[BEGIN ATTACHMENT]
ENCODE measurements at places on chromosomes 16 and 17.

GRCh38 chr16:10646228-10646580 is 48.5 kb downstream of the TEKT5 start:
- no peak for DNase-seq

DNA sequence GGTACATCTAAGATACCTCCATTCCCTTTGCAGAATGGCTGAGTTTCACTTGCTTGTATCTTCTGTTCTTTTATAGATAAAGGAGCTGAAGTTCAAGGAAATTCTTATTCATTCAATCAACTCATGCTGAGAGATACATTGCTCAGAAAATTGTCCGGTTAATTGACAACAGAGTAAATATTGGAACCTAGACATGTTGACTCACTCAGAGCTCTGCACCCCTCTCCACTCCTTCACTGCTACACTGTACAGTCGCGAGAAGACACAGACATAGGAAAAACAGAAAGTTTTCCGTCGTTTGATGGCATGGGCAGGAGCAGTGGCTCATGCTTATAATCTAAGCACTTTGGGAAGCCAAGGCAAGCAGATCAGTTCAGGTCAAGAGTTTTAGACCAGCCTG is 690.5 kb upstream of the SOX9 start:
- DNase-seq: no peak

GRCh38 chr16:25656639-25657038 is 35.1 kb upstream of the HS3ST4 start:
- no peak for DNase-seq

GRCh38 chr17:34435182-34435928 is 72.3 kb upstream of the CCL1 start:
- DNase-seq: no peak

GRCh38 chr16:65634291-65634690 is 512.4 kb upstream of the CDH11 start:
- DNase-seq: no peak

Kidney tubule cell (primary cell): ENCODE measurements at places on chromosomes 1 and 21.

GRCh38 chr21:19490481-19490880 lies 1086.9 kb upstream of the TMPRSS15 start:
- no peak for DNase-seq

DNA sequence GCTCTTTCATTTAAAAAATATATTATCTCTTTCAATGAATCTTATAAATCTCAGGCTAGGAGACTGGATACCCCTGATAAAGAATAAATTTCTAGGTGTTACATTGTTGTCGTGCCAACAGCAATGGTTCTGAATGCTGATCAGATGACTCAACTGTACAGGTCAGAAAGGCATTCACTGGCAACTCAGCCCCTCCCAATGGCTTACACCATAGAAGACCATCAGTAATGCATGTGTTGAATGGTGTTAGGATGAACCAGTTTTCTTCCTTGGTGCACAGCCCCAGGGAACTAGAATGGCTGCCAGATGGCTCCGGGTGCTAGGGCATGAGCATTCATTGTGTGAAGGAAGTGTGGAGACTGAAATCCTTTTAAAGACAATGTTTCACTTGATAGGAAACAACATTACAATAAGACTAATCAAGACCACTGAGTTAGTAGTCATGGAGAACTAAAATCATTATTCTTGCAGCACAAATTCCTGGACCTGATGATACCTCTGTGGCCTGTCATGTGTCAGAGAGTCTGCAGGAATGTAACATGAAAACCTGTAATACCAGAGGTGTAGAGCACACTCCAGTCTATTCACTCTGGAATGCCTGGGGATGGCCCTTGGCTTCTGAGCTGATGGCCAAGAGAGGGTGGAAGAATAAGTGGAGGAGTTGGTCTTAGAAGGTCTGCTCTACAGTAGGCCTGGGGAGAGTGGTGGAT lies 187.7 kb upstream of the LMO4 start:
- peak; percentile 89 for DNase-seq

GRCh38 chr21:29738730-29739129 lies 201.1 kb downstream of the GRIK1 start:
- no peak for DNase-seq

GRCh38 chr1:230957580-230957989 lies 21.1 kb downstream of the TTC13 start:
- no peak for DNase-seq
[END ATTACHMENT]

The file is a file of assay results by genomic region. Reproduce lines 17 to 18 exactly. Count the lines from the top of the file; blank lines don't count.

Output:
GRCh38 chr21:29738730-29739129 lies 201.1 kb downstream of the GRIK1 start:
- no peak for DNase-seq